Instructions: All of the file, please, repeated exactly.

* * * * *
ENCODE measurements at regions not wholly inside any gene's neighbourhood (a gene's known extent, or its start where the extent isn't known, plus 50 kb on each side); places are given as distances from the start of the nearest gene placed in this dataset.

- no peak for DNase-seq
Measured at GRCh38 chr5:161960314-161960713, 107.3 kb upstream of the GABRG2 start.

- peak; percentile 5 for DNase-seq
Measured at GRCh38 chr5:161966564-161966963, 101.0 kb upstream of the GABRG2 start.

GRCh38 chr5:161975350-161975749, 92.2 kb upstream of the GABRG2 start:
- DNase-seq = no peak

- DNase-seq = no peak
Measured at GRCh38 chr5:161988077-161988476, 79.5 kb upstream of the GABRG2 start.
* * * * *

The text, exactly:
ENCODE measurements at regions not wholly inside any gene's neighbourhood (a gene's known extent, or its start where the extent isn't known, plus 50 kb on each side); places are given as distances from the start of the nearest gene placed in this dataset.

- no peak for DNase-seq
Measured at GRCh38 chr5:161960314-161960713, 107.3 kb upstream of the GABRG2 start.

- peak; percentile 5 for DNase-seq
Measured at GRCh38 chr5:161966564-161966963, 101.0 kb upstream of the GABRG2 start.

GRCh38 chr5:161975350-161975749, 92.2 kb upstream of the GABRG2 start:
- DNase-seq = no peak

- DNase-seq = no peak
Measured at GRCh38 chr5:161988077-161988476, 79.5 kb upstream of the GABRG2 start.